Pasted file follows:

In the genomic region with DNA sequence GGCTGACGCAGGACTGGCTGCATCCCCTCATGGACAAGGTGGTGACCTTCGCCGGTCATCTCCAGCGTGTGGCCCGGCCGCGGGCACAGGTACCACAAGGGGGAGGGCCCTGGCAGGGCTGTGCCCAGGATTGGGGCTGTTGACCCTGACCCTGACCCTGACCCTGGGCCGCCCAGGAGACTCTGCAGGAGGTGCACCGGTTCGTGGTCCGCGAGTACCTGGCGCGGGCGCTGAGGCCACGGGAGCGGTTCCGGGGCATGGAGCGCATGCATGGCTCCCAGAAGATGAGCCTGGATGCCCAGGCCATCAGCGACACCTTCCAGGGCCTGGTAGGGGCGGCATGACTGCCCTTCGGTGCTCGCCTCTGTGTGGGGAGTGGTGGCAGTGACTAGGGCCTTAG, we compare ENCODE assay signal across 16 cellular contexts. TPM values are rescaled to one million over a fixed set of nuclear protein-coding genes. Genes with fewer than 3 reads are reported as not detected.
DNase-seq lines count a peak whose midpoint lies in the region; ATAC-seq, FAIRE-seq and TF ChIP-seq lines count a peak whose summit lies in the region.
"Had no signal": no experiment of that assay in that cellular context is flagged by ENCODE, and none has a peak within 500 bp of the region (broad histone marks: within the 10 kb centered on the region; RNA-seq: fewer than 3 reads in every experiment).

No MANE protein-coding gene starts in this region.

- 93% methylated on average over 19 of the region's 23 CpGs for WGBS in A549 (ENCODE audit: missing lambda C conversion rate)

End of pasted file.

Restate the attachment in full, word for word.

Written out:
In the genomic region with DNA sequence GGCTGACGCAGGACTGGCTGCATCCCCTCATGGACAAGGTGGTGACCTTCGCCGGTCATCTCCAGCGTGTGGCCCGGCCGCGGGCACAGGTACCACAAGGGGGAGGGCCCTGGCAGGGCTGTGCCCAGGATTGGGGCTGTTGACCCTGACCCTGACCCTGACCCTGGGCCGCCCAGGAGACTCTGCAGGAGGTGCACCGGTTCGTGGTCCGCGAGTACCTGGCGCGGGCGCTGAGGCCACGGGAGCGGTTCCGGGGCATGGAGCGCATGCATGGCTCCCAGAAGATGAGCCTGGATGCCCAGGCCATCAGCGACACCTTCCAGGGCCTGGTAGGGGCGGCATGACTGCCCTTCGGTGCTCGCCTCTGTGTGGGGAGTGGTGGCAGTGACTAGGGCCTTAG, we compare ENCODE assay signal across 16 cellular contexts. TPM values are rescaled to one million over a fixed set of nuclear protein-coding genes. Genes with fewer than 3 reads are reported as not detected.
DNase-seq lines count a peak whose midpoint lies in the region; ATAC-seq, FAIRE-seq and TF ChIP-seq lines count a peak whose summit lies in the region.
"Had no signal": no experiment of that assay in that cellular context is flagged by ENCODE, and none has a peak within 500 bp of the region (broad histone marks: within the 10 kb centered on the region; RNA-seq: fewer than 3 reads in every experiment).

No MANE protein-coding gene starts in this region.

- 93% methylated on average over 19 of the region's 23 CpGs for WGBS in A549 (ENCODE audit: missing lambda C conversion rate)